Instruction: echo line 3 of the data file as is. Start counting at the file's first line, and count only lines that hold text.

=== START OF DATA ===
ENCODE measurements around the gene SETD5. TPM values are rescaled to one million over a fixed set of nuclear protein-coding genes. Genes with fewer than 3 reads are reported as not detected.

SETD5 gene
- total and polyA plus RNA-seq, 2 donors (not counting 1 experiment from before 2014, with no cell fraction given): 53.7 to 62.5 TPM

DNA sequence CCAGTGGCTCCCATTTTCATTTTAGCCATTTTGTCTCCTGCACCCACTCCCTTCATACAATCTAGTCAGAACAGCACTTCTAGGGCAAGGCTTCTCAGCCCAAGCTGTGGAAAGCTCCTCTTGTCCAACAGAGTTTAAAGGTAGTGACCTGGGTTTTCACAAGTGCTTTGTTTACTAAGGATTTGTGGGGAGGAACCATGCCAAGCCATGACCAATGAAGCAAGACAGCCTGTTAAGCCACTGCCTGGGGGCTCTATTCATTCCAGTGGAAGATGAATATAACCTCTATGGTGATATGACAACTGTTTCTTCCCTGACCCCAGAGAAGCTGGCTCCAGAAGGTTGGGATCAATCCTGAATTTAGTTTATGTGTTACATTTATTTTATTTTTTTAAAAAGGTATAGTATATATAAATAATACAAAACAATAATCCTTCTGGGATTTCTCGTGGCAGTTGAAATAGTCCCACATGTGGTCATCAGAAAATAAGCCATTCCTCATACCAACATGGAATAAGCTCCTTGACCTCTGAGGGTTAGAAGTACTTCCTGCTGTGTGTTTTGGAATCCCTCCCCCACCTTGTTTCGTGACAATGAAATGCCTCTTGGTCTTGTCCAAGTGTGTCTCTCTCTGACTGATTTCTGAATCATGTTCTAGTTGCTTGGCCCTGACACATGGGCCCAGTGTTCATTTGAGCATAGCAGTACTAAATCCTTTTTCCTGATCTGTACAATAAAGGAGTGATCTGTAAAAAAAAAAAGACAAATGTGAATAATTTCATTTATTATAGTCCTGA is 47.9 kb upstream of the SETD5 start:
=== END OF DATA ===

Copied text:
- total and polyA plus RNA-seq, 2 donors (not counting 1 experiment from before 2014, with no cell fraction given): 53.7 to 62.5 TPM